Every company understands the importance of a safety program that ensures the health and safety of each employee. Unfortunately, these programs often fade into the background until a “near miss,” or injury occurs. When this happens, the program’s importance is resurrected and reactive measures are taken. It’s a shame that an accident must occur for safety to rise in paramountcy.
OSHA has a long history of dealing with workplace safety, and it offers some good advice to companies of all types. OSHA’s “Four Elements of a Successful Safety Program” makes sense and should serve as a starting point for any company’s safety commitment. The four elements are:
1. Management Commitment and Employee Involvement. It is hard to argue with this element because a safety program cannot be successful without committed managers and involved employees. Of course, this commitment requires managers to set a safety policy and employees to follow this policy. It also requires someone in the organization to assume the title of Safety Manager. With this title comes the responsibility of developing a safety program. The Safety Manager will also likely organize an employee-based Safety Committee to ensure the success of the safety program. The Safety Manager, working closely with the Safety Committee, must also ensure that accident recording procedures and emergency response plans are in place and understood by all employees. In addition, the Safety Manager and Safety Committee should periodically evaluate the strengths and weaknesses of the safety program as they strive for continuous improvement and an incident-free workplace.
2. Worksite Analysis. A fundamental part of any effective safety program is a regularly scheduled self-inspection, or audit, of the workplace. This should be planned and carried out by the Safety Committee, under the direction and support of the Safety Manager. Checklists showing things to look for during the audit are helpful. Although the items on a checklist can vary significantly from company to company, the following four categories are worth including on just about any checklist:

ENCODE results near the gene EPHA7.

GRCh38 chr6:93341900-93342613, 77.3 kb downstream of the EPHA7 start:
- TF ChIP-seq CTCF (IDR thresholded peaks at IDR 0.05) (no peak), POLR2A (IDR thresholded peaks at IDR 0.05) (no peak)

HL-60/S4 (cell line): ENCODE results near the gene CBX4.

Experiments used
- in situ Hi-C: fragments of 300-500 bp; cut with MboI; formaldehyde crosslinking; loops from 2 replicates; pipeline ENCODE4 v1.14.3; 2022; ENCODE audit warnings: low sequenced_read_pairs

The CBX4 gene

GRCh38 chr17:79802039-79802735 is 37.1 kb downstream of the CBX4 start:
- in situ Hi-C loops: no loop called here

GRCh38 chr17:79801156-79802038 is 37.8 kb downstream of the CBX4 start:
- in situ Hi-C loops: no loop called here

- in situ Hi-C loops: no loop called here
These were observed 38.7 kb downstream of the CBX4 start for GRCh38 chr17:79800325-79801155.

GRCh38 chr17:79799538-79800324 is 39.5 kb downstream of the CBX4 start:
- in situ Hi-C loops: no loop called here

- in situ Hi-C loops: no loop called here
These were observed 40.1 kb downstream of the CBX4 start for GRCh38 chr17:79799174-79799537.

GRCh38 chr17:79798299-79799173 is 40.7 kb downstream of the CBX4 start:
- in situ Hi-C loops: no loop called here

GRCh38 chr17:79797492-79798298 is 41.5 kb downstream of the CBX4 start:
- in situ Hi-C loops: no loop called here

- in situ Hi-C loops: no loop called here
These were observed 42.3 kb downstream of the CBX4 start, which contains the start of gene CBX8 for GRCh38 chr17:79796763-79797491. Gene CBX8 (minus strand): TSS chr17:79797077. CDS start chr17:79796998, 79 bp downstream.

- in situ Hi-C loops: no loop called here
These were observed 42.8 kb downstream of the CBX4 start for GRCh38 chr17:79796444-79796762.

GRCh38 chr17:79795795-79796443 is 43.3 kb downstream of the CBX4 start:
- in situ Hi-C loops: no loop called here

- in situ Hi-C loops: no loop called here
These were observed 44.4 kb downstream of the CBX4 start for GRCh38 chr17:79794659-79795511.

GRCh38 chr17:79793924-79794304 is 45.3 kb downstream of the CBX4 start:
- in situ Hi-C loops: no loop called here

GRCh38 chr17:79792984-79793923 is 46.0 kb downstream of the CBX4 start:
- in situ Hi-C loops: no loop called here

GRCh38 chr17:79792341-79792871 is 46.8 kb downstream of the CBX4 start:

• Facility-related: the condition of ceilings, walls, floors, doors (especially exit doors), windows, aisles, walkways, stairs, ramps, racks, shelves, cabinets, fire extinguishers, sprinkler heads and alarms. All should be in good condition and unobstructed.
• Machinery: the placement and functionality of machine controls, guards, power switches, emergency stops, lockout/tag-out instructions and exhaust equipment. There also should be sufficient clearance for machine operators to safely perform required functions, such as operation, cleaning and lubrication. Any machine that has a track record of safety issues should have a greater number of items that need checking.
• Tools and portable equipment: the condition and location of air lines, electrical cords, ladders, conveyors and personal protective equipment.
• Motorized vehicles: the presence of proper horns, warning signals, start up checklists, operator training programs and restrictions on usage.
3. Hazard Prevention and Control. This part of the program requires that any safety violations found during the audit, or at any other time, are corrected in an expedited manner. There must be a formal mechanism for following up on all violations to guarantee the corrective action is taken. This element requires management to enforce all safety rules in effect. If employees are required to wear safety glasses or other personnel protective equipment when on the job, they must do so, or risk consequences. It is also essential that managers lead by example. Any manager who disregards a safety rule, no matter for how brief a period, risks setting a
bad precedent. Employees may interpret a manager’s non-conformance actions to mean safe practices are not that important after all. Another key to hazard prevention and control is an environment of trust in which any employee is comfortable voicing safety concerns without fear of retribution.
4. Training for all Employees. In an effective safety program, all employees must be trained not only to recognize workplace hazards, but also to react to them. Training and re-training must occur on a regular basis. Special training must be planned for new employees joining the company. Even those employees who do not normally work in areas where potential hazards exist must be acquainted with safety rules pertaining to these areas.
Incorporating the four elements previously described can make any safety program more effective. Embracing each element will help to establish safe practices as a habit, rather than a remedy after an incident occurs.